end
end

Notice that square is defined as a synchronous call, which is important due to the way the poolboy works (I'll explain this in a moment).

This is how we create the pool:

def start_pool do
  {:ok, pool} = :poolboy.start(
    worker_module: SquareActor, size: 0, max_overflow: 5
  )
  
  pool
end

The arguments tell the poolboy to create worker processes using the SquareActor module. The pool will contain size number of fixed (recyclable) processes, and max_overflow number of dynamic (per request) processes. Since square operation is stateless, only dynamic processes are used. So in other words, the pool will simultaneously issue at most five processes. All other clients will have to wait for a worker to become available.

To calculate a square, we need to request a worker from the pool, and perform the computation in it:

def pooled_square(pool, x) do
  :poolboy.transaction(pool, fn(pid) ->
    SquareActor.square(pid, x)
  end)
end

The transaction function requests a worker, then calls lambda, with the worker pid as an argument. After the lambda finishes, the worker is returned to the pool.

Inside the transaction we simply call the square operation of the SquareActor. Since transaction returns the worker to the pool after the call is done, we needed to implement the square as a synchronous call. If it was an async cast, the client would send a message to the worker process, and finish its task immediately before the message was processed, returning the busy worker to the pool. The poolboy would then terminate the worker process (since it is dynamic) before it finishes its work.

Consequently, the pooled_square function is synchronous and blocking. To make it work in parallel, we need to call it from spawned processes:

def parallel_squares(pool, numbers) do
  Enum.each(numbers, fn(x) ->
    spawn(fn() -> pooled_square(pool, x) end)
  end)
end

This is similar to our first implementation of parallel squares. The function takes additional pool argument, using it inside the spawned processes to acquire workers. We can now use this function in the following way:

parallel_squares(start_pool, 1..10)

When we execute this code, the function parallel_squares will start ten processes just like the first version. However, each of those processes will use the pool to acquire the worker process which does the actual job.

In total, we will now have sixteen Erlang processes: the pool manager, five workers, and ten clients. However only five of those will simultaneously run square calculations (or in real life do something which requires limitations such as network calls, database queries, etc.). The remaining clients will be idle until a worker becomes available.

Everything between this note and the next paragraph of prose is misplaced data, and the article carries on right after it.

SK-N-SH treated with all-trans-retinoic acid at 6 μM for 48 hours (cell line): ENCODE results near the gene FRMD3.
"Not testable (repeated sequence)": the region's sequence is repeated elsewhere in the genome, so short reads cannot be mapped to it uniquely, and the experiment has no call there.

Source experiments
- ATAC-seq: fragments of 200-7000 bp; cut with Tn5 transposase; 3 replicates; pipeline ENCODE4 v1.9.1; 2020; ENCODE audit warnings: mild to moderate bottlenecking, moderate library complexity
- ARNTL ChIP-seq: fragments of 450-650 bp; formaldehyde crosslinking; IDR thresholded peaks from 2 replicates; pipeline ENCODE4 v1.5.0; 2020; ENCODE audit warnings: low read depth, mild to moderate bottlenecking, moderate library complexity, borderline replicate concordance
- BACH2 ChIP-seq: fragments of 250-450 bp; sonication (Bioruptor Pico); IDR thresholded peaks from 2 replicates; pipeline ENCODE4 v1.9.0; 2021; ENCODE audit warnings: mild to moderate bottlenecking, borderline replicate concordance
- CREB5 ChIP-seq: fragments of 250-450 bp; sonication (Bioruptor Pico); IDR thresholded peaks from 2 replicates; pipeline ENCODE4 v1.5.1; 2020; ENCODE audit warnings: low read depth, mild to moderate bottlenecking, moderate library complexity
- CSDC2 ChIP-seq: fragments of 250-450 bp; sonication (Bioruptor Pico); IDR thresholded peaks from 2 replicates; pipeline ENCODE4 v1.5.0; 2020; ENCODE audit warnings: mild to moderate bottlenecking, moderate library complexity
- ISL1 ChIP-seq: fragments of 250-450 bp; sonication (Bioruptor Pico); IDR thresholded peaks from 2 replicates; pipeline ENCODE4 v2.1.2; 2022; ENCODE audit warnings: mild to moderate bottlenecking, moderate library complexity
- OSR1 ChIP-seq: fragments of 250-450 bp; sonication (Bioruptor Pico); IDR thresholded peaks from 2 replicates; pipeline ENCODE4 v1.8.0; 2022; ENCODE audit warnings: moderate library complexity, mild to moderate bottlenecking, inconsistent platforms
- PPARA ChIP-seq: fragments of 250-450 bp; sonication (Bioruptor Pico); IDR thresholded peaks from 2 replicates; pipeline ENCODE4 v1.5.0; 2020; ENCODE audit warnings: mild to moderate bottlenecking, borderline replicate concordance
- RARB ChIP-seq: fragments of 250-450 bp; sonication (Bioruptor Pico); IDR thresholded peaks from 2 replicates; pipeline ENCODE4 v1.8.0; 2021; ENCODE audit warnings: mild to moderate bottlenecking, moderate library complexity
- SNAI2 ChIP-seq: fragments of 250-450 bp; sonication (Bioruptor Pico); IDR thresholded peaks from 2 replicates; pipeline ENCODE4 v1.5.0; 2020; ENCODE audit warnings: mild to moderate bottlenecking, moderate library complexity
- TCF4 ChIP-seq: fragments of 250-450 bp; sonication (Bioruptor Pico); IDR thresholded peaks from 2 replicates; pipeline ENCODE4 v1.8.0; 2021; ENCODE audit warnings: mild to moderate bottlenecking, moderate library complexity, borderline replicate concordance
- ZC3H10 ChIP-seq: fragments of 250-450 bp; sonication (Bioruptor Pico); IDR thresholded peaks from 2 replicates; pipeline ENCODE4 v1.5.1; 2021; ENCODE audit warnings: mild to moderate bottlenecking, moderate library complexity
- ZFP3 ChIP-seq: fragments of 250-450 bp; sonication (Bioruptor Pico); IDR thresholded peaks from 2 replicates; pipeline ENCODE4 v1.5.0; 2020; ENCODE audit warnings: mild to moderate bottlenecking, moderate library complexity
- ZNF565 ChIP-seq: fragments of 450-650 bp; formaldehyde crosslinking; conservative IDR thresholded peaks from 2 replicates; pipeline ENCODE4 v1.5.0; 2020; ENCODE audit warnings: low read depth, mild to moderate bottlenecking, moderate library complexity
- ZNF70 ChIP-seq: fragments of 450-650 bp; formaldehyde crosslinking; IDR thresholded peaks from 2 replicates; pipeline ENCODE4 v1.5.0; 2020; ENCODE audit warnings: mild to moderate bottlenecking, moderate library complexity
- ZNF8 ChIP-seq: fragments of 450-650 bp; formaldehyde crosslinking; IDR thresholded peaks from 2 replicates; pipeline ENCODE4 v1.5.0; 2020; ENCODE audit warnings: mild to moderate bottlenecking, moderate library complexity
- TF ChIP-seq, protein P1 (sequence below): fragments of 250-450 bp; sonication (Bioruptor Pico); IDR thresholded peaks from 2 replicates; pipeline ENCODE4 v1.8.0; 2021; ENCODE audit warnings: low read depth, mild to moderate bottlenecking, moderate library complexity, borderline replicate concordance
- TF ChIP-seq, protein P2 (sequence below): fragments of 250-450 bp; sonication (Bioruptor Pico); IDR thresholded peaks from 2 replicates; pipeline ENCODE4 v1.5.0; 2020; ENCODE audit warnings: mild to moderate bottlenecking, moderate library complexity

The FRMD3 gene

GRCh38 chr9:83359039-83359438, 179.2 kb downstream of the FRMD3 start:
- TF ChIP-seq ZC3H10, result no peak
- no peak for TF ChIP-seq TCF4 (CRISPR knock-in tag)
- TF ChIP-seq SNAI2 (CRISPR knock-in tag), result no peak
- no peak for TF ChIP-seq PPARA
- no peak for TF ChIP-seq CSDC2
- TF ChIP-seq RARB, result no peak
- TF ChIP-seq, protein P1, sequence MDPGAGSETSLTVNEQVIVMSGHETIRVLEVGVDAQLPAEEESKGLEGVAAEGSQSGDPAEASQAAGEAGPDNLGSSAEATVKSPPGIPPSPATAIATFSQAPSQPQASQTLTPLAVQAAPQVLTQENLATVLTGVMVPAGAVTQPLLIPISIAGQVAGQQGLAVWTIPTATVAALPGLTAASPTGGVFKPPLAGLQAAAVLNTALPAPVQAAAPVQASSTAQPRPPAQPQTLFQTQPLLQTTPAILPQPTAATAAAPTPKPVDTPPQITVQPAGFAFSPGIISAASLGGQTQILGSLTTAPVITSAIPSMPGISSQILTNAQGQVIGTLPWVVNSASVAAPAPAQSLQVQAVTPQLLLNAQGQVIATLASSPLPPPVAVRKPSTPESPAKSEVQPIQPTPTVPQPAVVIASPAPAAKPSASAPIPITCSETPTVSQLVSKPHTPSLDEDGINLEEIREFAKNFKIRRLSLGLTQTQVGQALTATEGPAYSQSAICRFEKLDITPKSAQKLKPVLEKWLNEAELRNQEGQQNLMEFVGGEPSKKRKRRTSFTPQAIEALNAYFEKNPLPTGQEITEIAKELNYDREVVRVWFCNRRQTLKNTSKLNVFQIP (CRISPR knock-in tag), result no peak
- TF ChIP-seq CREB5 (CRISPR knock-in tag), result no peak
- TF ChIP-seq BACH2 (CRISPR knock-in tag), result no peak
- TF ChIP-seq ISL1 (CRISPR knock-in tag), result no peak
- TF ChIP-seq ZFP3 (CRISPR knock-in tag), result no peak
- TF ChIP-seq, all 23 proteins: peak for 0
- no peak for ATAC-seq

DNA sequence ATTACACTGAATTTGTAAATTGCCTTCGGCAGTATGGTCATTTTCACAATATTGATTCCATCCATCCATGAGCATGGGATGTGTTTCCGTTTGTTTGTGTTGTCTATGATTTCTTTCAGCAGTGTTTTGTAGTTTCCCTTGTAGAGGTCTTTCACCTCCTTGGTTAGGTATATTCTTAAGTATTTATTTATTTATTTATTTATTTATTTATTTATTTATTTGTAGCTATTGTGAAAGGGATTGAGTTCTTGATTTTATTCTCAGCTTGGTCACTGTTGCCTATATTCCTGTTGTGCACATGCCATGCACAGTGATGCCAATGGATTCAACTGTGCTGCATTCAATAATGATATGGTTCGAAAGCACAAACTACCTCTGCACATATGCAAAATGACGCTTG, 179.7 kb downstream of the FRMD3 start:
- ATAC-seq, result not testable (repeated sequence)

Collecting responses

The examples so far simply spawn processes and forget about them. Occasionally, we may need to get the responses from the spawned processes back in the caller process. To do this, we must send an Erlang message from each worker to the caller, and make the caller wait for the messages.

To accomplish this, I'm going to create a basic (not production ready) helper which executes functions in parallel, and collects their return values. The module will be called ParallelExec and it will expose one function: run which will receive a list of functions, call them in parallel, making sure that spawned processes send the results back to the caller process. Furthermore, the function will wait for the corresponding Erlang messages in the caller process, and aggregate all responses into a single list.

The top level run function is pretty much self explanatory:

def run(funs) do
  start_jobs(funs)
  collect_responses(length(funs))
end

The start_jobs function is responsible for creating processes which execute functions and send their results back to the caller:

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defp start_jobs(funs) do
  caller = self
  Enum.each(funs, fn(fun) ->
    spawn(fn() ->
      execute_job(caller, fun)
    end)
  end)
end

defp execute_job(caller, fun) do
  response = fun.()
  caller <- {:response, response}
end

For each input function, a new process is spawned (line 4). The process will execute the function (line 11) and send the response back to the caller (line 12), which is the process that spawned the worker (line 2).

To collect responses, we need to receive n messages containing {:response, response} tuple, where n is the length of the input functions list: